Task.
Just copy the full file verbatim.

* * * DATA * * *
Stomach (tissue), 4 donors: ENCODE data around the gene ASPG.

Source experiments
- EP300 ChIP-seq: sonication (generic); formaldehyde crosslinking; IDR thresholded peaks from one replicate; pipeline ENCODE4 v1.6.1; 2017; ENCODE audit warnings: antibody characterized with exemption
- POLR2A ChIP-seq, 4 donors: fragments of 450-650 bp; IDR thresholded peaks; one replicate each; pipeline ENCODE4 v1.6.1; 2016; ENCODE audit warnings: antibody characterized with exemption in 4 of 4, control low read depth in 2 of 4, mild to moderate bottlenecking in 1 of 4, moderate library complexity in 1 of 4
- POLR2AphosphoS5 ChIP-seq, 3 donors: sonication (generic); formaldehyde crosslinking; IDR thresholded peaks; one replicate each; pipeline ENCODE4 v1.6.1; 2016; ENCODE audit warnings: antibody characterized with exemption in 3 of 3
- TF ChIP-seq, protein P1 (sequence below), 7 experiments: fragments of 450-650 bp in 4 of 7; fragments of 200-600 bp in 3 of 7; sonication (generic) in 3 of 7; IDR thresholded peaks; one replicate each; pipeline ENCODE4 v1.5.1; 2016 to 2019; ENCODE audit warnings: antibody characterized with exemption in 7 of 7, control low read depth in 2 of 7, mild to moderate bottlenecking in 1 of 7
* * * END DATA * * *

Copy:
Stomach (tissue), 4 donors: ENCODE data around the gene ASPG.

Source experiments
- EP300 ChIP-seq: sonication (generic); formaldehyde crosslinking; IDR thresholded peaks from one replicate; pipeline ENCODE4 v1.6.1; 2017; ENCODE audit warnings: antibody characterized with exemption
- POLR2A ChIP-seq, 4 donors: fragments of 450-650 bp; IDR thresholded peaks; one replicate each; pipeline ENCODE4 v1.6.1; 2016; ENCODE audit warnings: antibody characterized with exemption in 4 of 4, control low read depth in 2 of 4, mild to moderate bottlenecking in 1 of 4, moderate library complexity in 1 of 4
- POLR2AphosphoS5 ChIP-seq, 3 donors: sonication (generic); formaldehyde crosslinking; IDR thresholded peaks; one replicate each; pipeline ENCODE4 v1.6.1; 2016; ENCODE audit warnings: antibody characterized with exemption in 3 of 3
- TF ChIP-seq, protein P1 (sequence below), 7 experiments: fragments of 450-650 bp in 4 of 7; fragments of 200-600 bp in 3 of 7; sonication (generic) in 3 of 7; IDR thresholded peaks; one replicate each; pipeline ENCODE4 v1.5.1; 2016 to 2019; ENCODE audit warnings: antibody characterized with exemption in 7 of 7, control low read depth in 2 of 7, mild to moderate bottlenecking in 1 of 7